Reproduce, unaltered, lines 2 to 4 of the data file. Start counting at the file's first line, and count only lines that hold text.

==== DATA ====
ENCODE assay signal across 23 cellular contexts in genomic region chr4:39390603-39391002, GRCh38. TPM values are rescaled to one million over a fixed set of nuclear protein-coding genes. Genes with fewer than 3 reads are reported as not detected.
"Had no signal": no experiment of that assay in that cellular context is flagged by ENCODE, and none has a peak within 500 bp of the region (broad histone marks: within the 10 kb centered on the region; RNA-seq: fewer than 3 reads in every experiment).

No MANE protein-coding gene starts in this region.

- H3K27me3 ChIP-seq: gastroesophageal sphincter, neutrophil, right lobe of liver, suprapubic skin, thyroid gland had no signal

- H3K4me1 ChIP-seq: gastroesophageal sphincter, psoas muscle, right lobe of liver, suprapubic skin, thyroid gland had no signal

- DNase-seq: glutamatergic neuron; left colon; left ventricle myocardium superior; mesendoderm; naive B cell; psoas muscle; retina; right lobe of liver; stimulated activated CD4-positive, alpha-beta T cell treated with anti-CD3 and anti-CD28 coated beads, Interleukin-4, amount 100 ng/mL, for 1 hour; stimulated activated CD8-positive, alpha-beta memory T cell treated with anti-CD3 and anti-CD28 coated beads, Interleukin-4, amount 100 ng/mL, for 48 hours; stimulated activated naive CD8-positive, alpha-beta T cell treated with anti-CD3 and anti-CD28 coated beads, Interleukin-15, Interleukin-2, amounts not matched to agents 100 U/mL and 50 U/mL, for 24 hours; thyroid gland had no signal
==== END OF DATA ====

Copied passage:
"Had no signal": no experiment of that assay in that cellular context is flagged by ENCODE, and none has a peak within 500 bp of the region (broad histone marks: within the 10 kb centered on the region; RNA-seq: fewer than 3 reads in every experiment).

No MANE protein-coding gene starts in this region.

- H3K27me3 ChIP-seq: gastroesophageal sphincter, neutrophil, right lobe of liver, suprapubic skin, thyroid gland had no signal